Stephen Timms, chairman of the Work and Pensions committee, has warned transfer rules are not working and must be changed if the industry wants to put a stop to pension scams.
At the second reading of the Pension Schemes Bill yesterday (October 7), Mr Timms told the House of Commons saver should not be entitled to their right of transfer in cases where the receiving scheme or destination is listed on the Financial Conduct Authority’s warning list.
He pushed for the bill to allow trustees to refuse to make a transfer in cases where red flags are raised and a scam is suspected.
Under current rules, trustees have a legal duty to carry out a transfer of a saver's cash equivalent transfer value within a six-month deadline and if they refuse they could be at risk of legal action.
Trustees were able to halt transfer requests to some degree in the past but in 2016 the case Hughes v Royal London put a stop to this.
Royal London was successfully taken to court by a scheme member after it identified and blocked a suspicious transfer request.
Lawyers at the time warned the High Court ruling had “hamstrung” pension providers who blocked transfers if they thought the receiving scheme looked suspicious.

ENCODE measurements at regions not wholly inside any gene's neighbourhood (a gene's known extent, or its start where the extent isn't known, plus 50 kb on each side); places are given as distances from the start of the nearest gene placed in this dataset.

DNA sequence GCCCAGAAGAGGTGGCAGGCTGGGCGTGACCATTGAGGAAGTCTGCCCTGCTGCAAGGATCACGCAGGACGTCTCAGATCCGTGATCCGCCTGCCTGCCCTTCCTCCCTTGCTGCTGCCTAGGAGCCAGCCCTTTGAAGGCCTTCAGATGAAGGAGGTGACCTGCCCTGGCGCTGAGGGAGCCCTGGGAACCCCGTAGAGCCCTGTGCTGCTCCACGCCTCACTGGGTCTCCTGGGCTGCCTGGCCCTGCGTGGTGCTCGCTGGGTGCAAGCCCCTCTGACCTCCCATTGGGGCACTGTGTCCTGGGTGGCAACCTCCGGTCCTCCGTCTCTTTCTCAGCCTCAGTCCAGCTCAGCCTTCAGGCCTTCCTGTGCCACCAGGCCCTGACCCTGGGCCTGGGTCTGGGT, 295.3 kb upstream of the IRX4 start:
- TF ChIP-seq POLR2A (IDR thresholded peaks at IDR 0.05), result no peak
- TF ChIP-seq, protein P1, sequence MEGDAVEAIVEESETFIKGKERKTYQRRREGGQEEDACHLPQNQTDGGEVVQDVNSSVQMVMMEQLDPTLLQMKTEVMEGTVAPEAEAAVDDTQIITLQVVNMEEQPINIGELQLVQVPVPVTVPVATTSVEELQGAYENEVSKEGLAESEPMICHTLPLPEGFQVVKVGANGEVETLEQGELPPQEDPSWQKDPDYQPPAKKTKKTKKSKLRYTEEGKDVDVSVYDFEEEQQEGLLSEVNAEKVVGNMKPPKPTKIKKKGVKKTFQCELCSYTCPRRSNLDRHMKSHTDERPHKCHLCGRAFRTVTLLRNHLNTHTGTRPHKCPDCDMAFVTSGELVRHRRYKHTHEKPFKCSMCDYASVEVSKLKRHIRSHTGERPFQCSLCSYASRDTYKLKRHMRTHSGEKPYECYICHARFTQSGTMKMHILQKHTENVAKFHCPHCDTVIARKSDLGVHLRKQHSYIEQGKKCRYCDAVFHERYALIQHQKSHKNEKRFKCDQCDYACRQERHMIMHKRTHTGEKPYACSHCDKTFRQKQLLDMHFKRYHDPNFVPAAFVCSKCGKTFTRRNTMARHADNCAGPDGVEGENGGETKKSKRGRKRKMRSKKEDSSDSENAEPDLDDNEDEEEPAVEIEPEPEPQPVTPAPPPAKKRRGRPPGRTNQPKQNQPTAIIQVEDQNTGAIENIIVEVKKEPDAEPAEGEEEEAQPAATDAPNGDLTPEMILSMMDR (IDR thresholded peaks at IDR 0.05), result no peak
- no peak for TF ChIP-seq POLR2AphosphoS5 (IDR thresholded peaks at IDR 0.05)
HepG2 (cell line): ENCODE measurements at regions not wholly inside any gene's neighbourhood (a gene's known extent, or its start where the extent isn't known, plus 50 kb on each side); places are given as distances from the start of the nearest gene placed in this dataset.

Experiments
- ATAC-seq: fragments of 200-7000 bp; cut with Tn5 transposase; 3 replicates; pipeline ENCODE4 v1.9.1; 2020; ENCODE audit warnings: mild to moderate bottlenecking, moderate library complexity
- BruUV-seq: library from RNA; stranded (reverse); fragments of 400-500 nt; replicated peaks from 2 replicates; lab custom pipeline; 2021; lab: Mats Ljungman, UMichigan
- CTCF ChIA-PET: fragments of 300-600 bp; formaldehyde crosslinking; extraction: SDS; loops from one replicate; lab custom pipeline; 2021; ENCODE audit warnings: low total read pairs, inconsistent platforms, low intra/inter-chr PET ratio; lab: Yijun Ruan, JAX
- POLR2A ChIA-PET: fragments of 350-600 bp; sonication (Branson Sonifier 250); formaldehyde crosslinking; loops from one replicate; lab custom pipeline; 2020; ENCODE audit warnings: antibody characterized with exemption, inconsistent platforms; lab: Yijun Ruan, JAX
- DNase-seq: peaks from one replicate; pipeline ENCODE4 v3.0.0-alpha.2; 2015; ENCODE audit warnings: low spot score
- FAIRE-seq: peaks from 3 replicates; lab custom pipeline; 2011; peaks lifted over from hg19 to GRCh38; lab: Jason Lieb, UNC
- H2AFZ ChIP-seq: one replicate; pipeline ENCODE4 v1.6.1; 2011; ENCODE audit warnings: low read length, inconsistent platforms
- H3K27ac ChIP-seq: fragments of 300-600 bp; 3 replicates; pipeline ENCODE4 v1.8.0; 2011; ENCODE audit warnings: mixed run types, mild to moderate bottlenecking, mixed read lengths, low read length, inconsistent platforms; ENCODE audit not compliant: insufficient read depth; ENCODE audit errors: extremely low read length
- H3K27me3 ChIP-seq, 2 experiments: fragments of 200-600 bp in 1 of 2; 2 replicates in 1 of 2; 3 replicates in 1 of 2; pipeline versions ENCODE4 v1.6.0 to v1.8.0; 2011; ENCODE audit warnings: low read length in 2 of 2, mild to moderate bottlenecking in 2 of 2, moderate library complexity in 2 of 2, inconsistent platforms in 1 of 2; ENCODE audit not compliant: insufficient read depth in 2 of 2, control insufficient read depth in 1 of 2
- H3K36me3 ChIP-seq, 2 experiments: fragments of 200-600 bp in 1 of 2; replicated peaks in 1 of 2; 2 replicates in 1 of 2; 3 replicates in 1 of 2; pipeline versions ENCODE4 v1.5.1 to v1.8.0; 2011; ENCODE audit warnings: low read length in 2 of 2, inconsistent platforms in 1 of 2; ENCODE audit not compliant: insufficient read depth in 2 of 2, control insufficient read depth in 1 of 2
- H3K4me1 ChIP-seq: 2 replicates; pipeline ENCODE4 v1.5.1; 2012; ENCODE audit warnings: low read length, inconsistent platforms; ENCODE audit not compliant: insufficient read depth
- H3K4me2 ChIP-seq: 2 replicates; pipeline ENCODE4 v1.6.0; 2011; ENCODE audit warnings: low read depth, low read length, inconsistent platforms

Mr Timms argued this had to be changed so that providers and trustees could put a stop to scams without the fear of being taken to court.
He tabled an amendment to the Pension Schemes Bill for the statutory right to transfer to be removed where a scam is suspected.
He said: “If the trustees of a scheme know that a particular transfer is going to a firm that is on the warning list, they should surely not have a legal obligation, as they do at the moment, and will still have under the bill, to hand the money over to crooks if the saver has taken advice but still, despite that advice, wants to go ahead.
“If the receiving firm is above board, it must show that to the FCA and get itself off the warning list.”
This proposed rule change has gathered support from other MPs as well as providers and other pension industry groups.
Pensions Minister Guy Opperman said he was “keen” to ensure this change and address the issues raised by Mr Timms.
Meanwhile, The Pensions Management Institute, Association of British Insurers and Pension Scams Industry Group have also voiced concerns over current rules.
The Pensions Regulator has said it would like the power to allow trustees to delay any suspicious transfers.
The Pension Schemes Bill, which also includes regulation around the pensions dashboard and collective defined contribution schemes, will now face the committee stage after it cleared the second reading without a vote.
It will then enter the report stage and third reading in the Commons before being returned to the House of Lords for a final consideration.